According to the activist, another benefit is that “under the terms of the 2030 commercial bonds (or any other bond for that matter) the Government of Ecuador cannot buy back its own debt at a discount. “Only a third party can [buy Ecuador’s debt], hence enabling the proposed agreement to create a positive cash flow for the government and for conservation.”
The document says that the State must agree on the terms of the exchange and OFC would execute the purchase of the debt. Fausto Ortiz , who analyzed the proposal, says that the initiative is not very attractive. He explains that the USD 600 million bought by the organization would become a new debt of fixed value. Initially the State would have a benefit of USD 400 million.
But, according to Ortiz, the country would have to find additional financing to cover the annual contribution that [Ecuador] must make for 20 years to a Trust Fund for Conservation that is being created. That value would be about USD 286 million in total. With this, the net benefit for the State is just under 120 million.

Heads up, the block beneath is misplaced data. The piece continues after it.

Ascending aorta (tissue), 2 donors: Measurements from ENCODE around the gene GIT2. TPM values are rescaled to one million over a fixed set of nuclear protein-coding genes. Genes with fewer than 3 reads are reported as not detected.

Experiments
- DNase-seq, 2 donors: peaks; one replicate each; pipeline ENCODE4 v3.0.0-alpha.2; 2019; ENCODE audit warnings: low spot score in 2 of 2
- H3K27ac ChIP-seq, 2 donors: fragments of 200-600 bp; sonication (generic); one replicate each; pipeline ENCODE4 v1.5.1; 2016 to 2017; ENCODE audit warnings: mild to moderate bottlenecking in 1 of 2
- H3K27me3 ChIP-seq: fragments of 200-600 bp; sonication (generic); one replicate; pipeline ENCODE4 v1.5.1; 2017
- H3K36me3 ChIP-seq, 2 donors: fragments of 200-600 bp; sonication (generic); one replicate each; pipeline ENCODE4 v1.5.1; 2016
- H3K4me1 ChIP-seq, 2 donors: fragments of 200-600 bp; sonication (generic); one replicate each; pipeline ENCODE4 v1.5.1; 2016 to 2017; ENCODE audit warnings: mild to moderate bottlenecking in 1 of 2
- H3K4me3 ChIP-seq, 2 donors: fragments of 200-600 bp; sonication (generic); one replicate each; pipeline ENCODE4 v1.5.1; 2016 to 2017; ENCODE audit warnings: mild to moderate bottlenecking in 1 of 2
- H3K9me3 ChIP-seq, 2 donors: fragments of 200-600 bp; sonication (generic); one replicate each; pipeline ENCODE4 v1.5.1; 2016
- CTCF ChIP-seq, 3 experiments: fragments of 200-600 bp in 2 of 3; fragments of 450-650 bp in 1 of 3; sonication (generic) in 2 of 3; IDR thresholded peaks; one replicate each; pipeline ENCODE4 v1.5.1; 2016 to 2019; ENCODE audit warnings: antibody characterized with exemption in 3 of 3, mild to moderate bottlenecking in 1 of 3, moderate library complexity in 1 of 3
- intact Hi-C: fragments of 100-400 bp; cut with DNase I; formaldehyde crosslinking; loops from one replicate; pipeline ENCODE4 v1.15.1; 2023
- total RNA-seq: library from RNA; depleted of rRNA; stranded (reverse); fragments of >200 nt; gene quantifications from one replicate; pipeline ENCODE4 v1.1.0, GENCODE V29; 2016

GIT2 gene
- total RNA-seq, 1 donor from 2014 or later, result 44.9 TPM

“If the price of the debt in bonds rises tomorrow, the State will have done a great deal. But if instead of revalued, the price of debt continues to fall, as indeed it is expected to happen, it will have lost the opportunity to buy the bonds more cheaply in the future.”
Secondly, according to Ortiz, 2030 bonds, which were renegotiated recently, today have a rate of cheap interest rate. “It would be another thing if the proposal aims to swap Chinese debt, which is expensive and short-term .”
Bello said that it is not ruled out that the purchase of debt is for other types of obligations . “Nothing is set in stone. The important thing is to find a mechanism and [open the] dialogue.”
And he added: “We have been very clear that it is the Government who owns this (fund).. hopefully we can see the best tools for the benefit of all the involved parties, including the fishing industry of Ecuador.”
For the president of the National Chamber of Fisheries, Bruno Leone , the expansion of the maritime protection zone around Galapagos would imply a “terrible” damage for the industry.